One interesting thing: My children had such different thoughts on what they wanted from the house. My youngest wanted items that had belonged to her grandmother; other daughters wanted things they remembered growing up. The boys just wanted pictures, especially the oldest. So, some special items are still in the family. The kids get to have them now, not after we pass. The only thing we kept was one wood chest with special items inside, which my daughter has stored.

We did bring along a few decorative items that now are displayed in our RV. We have Lovebirds carved from a Coconut that we got on a cruise, praying hands that were my mom’s that now have faded and paint worn off but they are special to me. Also, a very special Needle Point that was done by a dear friend as a wedding present, and a simple picture that was special to Rick and me.

Now, have fun purging. I hope my ideas help. Give yourself time. You can do it!

##FT20

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Claudio
8 months ago

I have a semi commercial building and am building a loft style apartment that will be our new address and storage and FREE.
i sold a property and live off the money and i also get rent money from this building .
Next step will be to sell the house with 30 years of car parts and projects , extra cars and suv and a second rv , way too many playthings but it all has been fun !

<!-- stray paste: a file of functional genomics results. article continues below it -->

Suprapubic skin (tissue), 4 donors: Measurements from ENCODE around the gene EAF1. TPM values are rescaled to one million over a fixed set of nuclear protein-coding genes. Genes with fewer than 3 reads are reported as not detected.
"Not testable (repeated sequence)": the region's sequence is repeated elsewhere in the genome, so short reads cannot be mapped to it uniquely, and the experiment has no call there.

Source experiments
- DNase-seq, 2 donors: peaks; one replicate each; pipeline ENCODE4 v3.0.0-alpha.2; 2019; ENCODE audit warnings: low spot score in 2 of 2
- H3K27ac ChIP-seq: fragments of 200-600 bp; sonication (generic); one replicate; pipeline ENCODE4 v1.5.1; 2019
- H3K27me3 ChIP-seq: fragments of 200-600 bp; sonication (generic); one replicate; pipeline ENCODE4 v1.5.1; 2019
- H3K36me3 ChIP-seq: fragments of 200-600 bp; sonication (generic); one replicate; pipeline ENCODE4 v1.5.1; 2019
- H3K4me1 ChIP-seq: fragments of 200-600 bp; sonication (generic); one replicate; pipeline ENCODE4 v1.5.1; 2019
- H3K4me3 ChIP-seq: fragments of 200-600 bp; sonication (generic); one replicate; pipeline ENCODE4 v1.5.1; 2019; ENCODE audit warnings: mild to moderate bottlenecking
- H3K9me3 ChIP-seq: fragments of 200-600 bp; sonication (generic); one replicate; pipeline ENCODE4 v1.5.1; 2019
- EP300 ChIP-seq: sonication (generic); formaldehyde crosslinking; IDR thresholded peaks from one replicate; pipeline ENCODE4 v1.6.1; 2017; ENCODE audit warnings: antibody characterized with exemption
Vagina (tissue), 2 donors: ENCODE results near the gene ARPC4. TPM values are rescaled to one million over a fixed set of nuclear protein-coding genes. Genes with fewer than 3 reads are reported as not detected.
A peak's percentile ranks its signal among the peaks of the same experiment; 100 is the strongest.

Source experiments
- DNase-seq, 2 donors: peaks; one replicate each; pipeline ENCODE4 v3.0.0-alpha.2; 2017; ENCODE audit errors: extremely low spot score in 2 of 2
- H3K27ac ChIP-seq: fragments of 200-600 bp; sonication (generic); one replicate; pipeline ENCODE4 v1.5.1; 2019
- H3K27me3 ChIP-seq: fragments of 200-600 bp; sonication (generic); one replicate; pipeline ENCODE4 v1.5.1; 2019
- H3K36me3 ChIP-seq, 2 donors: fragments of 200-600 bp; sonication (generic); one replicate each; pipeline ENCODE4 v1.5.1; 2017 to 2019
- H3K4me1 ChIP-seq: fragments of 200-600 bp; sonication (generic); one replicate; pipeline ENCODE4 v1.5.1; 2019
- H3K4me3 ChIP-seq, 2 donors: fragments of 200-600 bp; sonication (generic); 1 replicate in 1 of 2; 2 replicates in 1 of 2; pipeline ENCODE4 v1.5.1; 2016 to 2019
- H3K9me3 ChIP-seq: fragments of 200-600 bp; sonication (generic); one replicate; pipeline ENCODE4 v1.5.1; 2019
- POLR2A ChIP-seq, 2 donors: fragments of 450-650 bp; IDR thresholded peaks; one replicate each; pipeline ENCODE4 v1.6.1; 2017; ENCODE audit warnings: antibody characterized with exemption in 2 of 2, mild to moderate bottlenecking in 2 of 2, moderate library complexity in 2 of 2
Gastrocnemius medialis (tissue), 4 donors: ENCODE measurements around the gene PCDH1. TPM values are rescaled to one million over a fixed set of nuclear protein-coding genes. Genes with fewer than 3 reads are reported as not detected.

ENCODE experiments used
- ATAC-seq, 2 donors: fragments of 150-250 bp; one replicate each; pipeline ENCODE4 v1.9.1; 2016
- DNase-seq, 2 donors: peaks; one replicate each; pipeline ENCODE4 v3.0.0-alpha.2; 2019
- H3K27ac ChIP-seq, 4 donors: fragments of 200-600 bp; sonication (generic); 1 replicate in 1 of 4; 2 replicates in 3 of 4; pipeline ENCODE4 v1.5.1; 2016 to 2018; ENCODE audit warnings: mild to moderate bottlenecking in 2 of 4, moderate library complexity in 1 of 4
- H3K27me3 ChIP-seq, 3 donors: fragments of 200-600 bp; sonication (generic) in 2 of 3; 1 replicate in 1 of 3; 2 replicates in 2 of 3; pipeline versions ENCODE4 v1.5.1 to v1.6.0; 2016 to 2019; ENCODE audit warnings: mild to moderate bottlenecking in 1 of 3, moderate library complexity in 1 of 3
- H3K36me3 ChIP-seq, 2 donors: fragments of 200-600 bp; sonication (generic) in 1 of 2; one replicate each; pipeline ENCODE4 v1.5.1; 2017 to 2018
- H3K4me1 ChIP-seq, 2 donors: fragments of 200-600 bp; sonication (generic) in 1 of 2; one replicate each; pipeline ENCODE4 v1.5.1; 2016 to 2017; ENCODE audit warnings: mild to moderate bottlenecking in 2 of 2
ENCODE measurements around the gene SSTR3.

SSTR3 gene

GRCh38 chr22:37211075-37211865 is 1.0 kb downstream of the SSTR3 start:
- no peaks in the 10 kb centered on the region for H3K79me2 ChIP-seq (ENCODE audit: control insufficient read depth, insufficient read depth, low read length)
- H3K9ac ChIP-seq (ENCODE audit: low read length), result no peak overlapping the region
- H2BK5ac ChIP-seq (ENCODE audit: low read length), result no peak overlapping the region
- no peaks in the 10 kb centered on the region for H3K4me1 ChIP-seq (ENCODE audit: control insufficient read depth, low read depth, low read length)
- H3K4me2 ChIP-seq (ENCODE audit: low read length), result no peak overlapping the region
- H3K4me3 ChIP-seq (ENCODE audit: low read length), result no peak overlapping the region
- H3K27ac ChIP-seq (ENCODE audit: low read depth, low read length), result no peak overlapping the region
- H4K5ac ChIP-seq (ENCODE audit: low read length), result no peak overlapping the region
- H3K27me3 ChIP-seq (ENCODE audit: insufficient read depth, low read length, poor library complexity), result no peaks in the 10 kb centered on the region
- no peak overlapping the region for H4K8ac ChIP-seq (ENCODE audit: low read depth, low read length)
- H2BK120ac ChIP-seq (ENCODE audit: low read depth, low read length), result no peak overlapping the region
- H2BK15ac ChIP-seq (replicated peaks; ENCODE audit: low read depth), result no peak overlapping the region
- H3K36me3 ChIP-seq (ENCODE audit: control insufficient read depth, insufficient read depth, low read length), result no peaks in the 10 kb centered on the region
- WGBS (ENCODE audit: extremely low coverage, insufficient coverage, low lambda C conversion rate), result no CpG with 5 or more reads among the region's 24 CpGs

Eliminating the clutter is time consuming but liberating
It will be a long process but its doable ,our biggest hurdle is the PLANDEMIC as it has prevented us from leaving canada as we live like chinese under our crimeminister’s rule !
We both will not get the chemical jab and the high death rate of the vaxxed is a good reason to resist , insurance companies are posting that there are up to 40% death rate from the jab within a year …
So we are waiting it out and slowly cleaning /lightening the load , market price is staying high so money will not be an issue for us , i would rather live poor that to die rich !

Steve Zoller
8 months ago

We took photos of all the important mementos and things with memories associated with them and turned it into a photo book. It isn’t the “thing” that’s important, it’s the memory and large volumes of “memories” can be condensed into a couple of photo books.

David Asay
8 months ago

We have been full-timing for 2.5 years. We have a large storage unit with the stuff we thought we needed to keep for post full time life. We have a hard time remembering what is in there. I guess we don’t need it. But maybe we will be glad we kept it when we do go back to a sticks and bricks.. The penalty for our indecision is $209.00 a month for the storage unit. I hope what we kept is worth what we are paying.

Judy G
8 months ago

I did pretty much the same: offered anything wanted to family and friends, then had a garage sale, and finally donated what was left. ‘Just in case’ I did keep the house for a couple of years since it was paid for. When all went well, the house went, too, and my big dog and I continued full-timing for 12 years. Approaching 80, I bought a house and settled in one of the beautiful locations we enjoyed while on the road.